“Art is a partnership not only between those who are living but between those who are dead and those who are yet to be born.” ∼ Edmund Burke
If Mark Rothko could only have understood his impact on future generations instead of feeling threatened by the pop art movement that succeeded his abstract expressionist art, he would not have been so obsessed with his own death. Canadian Stage‘s riveting production of the Tony Award winning play, Red, ostensibly about Rothko’s commission to paint several murals in the new Four Seasons Restaurant in New York’s revolutionary Seagram Building, is really the story of the seasoned veteran challenged by his young mentee, who represents a generation of up-and-coming artists.
Rothko’s main grievance against the pop art movement dominated by Andy Warhol, Roy Lichtenstein and Jasper Johns is its disposability and lack of meaning. Rothko’s paintings, on the contrary, are his offspring, so much so that he wants to shelter them from the outside world. In fact, he is comforted by the fact that his restaurant paintings will be grouped together “to protect each other.” Logan’s rapid-fire writing shines in Rothko’s unintentionally humorous monologue that also demonstrates Rothko’s fear of triviality about bourgeoisie art buyers who are more concerned that a painting will match their sofa or if it comes in “peach” than in its power to engage.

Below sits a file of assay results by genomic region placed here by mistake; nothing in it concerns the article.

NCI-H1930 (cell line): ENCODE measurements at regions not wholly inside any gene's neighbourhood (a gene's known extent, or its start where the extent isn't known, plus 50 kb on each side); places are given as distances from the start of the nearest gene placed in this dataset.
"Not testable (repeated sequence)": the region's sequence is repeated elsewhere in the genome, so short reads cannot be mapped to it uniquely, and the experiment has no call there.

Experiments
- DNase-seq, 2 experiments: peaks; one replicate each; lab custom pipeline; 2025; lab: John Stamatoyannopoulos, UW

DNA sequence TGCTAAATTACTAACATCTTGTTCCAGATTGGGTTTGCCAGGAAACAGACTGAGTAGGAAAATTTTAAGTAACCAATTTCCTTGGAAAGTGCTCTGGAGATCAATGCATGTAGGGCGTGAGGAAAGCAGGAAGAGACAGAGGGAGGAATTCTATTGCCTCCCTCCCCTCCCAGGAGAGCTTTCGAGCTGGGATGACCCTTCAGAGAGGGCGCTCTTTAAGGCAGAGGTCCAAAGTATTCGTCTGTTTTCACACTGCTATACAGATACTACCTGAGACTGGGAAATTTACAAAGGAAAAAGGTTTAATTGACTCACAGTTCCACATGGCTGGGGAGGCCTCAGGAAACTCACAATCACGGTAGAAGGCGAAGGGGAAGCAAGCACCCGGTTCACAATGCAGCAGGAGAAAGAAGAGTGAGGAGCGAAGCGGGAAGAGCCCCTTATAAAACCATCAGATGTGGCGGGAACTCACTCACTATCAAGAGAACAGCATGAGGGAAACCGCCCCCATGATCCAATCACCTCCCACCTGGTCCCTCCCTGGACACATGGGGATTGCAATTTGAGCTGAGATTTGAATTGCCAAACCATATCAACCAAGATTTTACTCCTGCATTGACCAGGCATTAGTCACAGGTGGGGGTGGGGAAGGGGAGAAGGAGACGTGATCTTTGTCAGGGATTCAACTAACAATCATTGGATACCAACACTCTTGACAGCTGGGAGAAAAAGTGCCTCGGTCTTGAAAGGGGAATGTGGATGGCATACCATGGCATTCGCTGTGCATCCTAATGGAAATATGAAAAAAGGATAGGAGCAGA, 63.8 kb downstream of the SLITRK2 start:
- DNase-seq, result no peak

Jim Mezon is a powerhouse on stage whose Rothko is ornery, volatile, fearful and insecurely egotistical while belittling his charge yet he is not entirely without empathy. David Coomber, who could easily get lost when pitted against the overpowering Mezon, captures the initial naiveté and optimism of the young artist Ken and then gradually infuses his character with defiance in order to eventually confront Rothko. Coomber skilfully mesmerizes the audience as he unravels the dark details of Ken’s past.
Projections designer Brian Johnson’s pop art montage of iconic sixties’ images such as Warhol’s Campbell’s Soup cans, Marilyn Monroe and John F. Kennedy effectively documents for younger audiences the representational art that Rothko detested. Alan Brodie’s artful lighting underscores Rothko’s fear of natural light as well as demonstrates the dramatic effects of lighting on art and the artist’s contention that art illuminates from within. The diagonal stage, which juts out into the audience, eliminates the theatre’s fourth wall, pulling us into Rothko’s studio and world. Enormous murals dominate the stage suggesting Rothko’s over-sized ego.
John Logan’s superb writing is well paced with vivid imagery such as Rothko’s contention that parting with his art is “like sending a blind child into a room full of razor blades” and culminates in Rothko’s spectacularly accurate monologue about the pretentious behaviour of restaurant clientele and waitstaff.
The 92-minute play ebbs and flows like the movement in Rothko’s paintings, with slow, deliberate battles that lead to fast bursts of dialogue and choreography, including the lightning speed painting of the foundation of a real-life mural performed by both actors and resulting in a gruelling physical workout.
If, as Rothko notes, “most of a painting is thinking,” then Canadian Stage’s production of Red requires much reflection to appreciate this dynamic work as a whole.
Red, at the Bluma Appel Theatre at St. Lawrence Centre for the Arts, 27 Front St. E.., runs until December 17, 2011. Written by John Logan. Directed by Kim Collier.